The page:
President George Bush’s ambitious space exploration initiative is getting mixed reviews in Congress as lawmakers sifting through details of a NASA spending plan question how to pay for a program that could cost between $30 million and $55 billion in its initial phase.
Mars mission draws budget fire EE Times
The trouble with Rover is revealed EE Times
When the Mars rover Spirit went dark on Jan.21 a Jet Propulsion Laboratory team undertook to reprogram the craft’s computer only to find themselves introducing an unpredictable sequences of events. The trouble with the Mars rover Spirit started much earlier in the mission than the day the craft stopped communicating with ground controllers.
NASA has moved up the deadline for submission of the “final four” proposals for its planned Mars Scout mission. The four finalists are now expected to submit their designs for remote exploration systems, blending advanced robotics with lab-on-chip technology, by May 15 instead of July. The finalists have each been given an extra $100,000, on top of the $500,000 already promised, to get their designs and feasibility studies in to the agency by the new deadline. NASA has set aside $325 million to build the winning system for a Scout mission to Mars in 2007.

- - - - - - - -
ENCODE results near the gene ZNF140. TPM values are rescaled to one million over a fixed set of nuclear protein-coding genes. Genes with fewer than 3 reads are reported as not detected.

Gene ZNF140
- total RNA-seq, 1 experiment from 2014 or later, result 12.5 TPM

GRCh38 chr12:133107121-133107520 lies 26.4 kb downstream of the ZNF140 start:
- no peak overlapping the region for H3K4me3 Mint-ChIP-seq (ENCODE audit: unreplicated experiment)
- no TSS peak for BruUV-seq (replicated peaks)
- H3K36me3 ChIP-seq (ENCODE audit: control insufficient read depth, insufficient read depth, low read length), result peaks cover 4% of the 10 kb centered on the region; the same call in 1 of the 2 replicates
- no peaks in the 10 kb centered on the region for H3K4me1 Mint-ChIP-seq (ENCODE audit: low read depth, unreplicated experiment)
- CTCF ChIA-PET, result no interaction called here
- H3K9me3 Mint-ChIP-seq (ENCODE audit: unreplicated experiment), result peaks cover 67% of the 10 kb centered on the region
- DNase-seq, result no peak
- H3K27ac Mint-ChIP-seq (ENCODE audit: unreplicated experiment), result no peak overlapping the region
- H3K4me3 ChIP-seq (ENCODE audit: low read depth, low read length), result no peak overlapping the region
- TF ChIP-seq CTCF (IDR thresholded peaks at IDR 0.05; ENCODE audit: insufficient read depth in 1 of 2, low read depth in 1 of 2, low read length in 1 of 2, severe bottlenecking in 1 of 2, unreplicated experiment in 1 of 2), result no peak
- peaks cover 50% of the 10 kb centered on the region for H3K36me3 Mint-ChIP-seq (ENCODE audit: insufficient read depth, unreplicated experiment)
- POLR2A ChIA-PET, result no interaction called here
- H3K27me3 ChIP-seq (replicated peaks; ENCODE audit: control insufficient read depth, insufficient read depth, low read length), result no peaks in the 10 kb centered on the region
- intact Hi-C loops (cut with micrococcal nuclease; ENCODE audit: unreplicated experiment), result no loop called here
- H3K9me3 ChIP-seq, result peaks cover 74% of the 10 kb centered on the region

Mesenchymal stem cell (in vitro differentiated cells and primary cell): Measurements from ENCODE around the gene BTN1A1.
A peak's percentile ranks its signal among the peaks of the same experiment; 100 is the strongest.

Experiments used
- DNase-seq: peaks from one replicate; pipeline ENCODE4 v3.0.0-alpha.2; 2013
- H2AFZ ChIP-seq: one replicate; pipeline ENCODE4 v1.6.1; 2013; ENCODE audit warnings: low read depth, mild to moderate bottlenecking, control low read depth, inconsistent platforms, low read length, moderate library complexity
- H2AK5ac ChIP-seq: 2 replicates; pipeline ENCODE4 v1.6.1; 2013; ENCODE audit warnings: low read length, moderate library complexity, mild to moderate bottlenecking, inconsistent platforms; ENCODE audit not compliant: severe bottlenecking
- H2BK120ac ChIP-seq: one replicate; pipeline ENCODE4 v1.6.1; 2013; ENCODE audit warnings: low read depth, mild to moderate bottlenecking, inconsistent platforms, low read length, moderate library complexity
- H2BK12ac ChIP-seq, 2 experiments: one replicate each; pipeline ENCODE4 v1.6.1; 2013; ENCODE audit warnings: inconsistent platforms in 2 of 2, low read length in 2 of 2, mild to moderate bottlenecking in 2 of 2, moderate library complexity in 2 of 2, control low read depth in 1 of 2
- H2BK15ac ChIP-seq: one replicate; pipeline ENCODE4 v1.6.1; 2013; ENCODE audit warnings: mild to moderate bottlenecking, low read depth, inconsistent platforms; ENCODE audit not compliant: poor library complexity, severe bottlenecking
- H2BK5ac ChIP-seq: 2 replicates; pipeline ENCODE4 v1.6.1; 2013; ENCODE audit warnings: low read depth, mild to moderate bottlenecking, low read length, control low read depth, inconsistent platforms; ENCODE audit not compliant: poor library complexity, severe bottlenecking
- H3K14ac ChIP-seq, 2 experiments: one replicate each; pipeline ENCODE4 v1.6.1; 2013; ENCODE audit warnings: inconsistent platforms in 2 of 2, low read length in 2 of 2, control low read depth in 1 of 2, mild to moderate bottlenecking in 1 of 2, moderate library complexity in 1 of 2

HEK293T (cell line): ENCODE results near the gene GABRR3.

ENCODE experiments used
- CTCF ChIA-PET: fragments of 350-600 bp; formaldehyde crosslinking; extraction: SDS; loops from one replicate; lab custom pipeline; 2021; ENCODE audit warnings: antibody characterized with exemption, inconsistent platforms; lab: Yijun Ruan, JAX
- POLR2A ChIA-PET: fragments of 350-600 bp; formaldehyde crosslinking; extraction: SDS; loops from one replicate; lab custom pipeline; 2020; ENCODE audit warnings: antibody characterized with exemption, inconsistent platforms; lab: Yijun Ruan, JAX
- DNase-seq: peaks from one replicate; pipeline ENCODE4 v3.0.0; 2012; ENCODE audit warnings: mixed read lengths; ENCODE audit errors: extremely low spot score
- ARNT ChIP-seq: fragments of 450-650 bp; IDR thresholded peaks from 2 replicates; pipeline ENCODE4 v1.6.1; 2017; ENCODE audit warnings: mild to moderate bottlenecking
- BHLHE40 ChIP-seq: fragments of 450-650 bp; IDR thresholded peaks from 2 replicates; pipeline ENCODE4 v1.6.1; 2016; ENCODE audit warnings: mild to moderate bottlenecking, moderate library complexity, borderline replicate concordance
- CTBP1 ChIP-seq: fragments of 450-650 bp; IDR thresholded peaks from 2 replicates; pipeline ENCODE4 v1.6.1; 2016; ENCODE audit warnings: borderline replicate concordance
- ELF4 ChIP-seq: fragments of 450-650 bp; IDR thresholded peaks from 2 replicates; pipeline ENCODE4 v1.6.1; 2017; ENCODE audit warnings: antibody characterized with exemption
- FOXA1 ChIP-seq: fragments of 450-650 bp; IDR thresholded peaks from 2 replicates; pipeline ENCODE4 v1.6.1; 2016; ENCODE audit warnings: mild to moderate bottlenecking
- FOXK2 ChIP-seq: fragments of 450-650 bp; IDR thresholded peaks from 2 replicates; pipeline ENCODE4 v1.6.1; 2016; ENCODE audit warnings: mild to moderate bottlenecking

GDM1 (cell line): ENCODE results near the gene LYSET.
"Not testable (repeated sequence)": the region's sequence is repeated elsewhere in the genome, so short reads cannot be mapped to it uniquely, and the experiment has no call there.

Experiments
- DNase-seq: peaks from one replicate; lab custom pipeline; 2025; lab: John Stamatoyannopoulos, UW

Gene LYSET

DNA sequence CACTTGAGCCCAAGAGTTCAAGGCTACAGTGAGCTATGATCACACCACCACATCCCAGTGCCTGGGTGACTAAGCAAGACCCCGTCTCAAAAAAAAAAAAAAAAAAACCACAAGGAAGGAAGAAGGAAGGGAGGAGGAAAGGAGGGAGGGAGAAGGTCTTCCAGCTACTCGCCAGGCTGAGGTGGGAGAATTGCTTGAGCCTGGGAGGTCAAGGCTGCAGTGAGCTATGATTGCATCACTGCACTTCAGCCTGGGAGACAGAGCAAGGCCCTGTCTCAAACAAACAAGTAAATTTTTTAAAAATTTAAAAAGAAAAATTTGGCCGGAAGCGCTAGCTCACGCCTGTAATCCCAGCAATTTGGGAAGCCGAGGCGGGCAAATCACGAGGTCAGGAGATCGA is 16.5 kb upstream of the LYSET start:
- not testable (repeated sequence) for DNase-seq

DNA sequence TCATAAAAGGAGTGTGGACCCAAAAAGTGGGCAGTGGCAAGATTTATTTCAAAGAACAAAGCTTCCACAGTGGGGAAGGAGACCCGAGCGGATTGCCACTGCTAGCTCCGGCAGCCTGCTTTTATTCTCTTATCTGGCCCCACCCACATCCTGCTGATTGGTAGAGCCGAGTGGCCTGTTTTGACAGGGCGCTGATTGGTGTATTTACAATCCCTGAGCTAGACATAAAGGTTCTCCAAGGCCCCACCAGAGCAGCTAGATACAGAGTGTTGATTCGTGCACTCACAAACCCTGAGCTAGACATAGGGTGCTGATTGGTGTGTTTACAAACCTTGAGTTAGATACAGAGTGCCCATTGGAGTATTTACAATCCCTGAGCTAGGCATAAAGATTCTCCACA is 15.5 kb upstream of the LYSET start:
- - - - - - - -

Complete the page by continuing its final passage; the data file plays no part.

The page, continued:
Motivated by the notion that the Mars landscape may prove easier to navigate by air than with ground-based rovers, NASA is backing a research project to build toy-sized flying robots, modeled on the entomology of insects, that can hover like helicopters. Patented as “entomopters,” the robots are on the drawing board of University of Missouri professor Kakkattukuzhy Isaac. “We are looking mainly at the dragonfly, the hummingbird and the fruit fly, but we are not trying to mimic one particular insect,” said Isaac, who is assisted on the project by graduate student Pavan Shivaram. “Instead we are identifying the principles that enable insects to create such high lift, which is still not completely understood. That is our main task.”